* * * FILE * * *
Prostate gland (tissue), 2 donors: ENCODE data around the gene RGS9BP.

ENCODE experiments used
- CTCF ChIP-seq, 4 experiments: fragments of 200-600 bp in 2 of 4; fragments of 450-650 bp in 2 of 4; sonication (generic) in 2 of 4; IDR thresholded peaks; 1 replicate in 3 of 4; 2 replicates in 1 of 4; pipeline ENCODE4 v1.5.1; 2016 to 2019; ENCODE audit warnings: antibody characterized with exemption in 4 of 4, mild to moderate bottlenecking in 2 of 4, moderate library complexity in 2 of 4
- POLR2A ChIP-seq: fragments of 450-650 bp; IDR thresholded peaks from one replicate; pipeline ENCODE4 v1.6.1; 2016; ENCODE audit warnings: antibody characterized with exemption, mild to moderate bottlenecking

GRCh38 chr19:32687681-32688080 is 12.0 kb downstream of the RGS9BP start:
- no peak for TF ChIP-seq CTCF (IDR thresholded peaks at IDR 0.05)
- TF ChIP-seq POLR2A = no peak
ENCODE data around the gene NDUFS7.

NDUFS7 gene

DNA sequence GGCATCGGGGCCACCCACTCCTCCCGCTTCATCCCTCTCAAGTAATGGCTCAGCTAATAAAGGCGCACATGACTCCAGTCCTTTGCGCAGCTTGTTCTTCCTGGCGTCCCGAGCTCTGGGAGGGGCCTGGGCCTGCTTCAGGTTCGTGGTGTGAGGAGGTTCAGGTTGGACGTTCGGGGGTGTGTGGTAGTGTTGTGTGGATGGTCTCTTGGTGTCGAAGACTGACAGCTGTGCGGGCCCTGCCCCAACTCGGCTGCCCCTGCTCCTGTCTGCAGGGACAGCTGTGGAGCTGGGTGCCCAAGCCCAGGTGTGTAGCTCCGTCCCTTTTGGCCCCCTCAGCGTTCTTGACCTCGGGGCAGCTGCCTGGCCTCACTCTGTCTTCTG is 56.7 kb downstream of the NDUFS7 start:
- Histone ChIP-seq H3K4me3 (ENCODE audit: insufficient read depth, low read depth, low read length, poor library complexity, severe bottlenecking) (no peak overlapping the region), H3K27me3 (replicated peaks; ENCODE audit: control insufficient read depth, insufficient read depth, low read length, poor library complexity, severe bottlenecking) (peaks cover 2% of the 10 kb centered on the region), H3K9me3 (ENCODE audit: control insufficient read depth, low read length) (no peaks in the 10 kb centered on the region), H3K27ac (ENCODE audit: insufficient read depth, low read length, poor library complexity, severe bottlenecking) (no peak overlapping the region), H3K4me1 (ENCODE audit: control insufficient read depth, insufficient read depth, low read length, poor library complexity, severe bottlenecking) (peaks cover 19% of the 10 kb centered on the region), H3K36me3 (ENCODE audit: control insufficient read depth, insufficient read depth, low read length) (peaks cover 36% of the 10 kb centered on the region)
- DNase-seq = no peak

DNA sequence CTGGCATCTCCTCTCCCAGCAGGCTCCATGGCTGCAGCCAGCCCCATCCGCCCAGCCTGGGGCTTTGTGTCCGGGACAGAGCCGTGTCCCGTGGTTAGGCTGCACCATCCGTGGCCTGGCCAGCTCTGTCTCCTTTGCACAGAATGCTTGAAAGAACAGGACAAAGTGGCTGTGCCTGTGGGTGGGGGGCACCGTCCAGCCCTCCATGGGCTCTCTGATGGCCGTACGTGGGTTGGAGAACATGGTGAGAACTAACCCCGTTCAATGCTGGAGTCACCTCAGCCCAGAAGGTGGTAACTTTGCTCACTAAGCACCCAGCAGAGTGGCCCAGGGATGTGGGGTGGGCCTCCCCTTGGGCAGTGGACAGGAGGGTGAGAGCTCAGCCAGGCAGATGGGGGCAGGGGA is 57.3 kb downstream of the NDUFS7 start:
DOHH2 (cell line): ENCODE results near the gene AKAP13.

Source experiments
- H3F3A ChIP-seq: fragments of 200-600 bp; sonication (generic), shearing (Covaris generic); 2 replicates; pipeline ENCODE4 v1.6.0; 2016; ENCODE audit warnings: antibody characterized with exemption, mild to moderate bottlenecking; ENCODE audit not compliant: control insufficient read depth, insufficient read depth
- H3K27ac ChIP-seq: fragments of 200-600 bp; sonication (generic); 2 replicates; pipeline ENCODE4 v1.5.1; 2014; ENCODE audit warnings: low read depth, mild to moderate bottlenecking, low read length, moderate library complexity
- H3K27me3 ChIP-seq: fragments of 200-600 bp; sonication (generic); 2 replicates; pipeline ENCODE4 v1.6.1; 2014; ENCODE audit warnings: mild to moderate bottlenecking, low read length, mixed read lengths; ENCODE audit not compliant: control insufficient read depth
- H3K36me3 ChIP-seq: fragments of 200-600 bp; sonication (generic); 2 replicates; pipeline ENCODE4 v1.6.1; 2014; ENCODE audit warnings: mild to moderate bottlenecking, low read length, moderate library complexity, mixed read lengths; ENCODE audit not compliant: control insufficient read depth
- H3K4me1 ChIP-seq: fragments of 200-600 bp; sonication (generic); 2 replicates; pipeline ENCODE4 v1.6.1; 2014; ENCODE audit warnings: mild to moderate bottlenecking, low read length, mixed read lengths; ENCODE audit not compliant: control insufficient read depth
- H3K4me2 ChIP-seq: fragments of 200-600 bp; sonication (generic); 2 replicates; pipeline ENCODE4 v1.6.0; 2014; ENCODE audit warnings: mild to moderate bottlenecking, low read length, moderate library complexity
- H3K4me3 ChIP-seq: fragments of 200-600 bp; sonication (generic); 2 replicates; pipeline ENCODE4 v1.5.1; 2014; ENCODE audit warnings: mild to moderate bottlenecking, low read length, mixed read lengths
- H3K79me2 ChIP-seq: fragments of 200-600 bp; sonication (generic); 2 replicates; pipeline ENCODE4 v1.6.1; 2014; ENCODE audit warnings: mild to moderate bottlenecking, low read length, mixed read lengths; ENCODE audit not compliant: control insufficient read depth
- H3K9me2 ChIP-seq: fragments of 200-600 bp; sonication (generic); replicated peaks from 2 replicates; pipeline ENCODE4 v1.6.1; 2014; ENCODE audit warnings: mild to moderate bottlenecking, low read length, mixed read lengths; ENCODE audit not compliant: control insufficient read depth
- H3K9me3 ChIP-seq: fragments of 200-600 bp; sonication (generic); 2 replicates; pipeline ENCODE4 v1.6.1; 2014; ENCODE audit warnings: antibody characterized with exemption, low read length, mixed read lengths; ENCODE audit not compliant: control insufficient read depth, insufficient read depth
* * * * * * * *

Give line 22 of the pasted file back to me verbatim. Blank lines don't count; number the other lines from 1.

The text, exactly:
- H3K4me3 ChIP-seq: fragments of 200-600 bp; sonication (generic); 2 replicates; pipeline ENCODE4 v1.5.1; 2014; ENCODE audit warnings: mild to moderate bottlenecking, low read length, mixed read lengths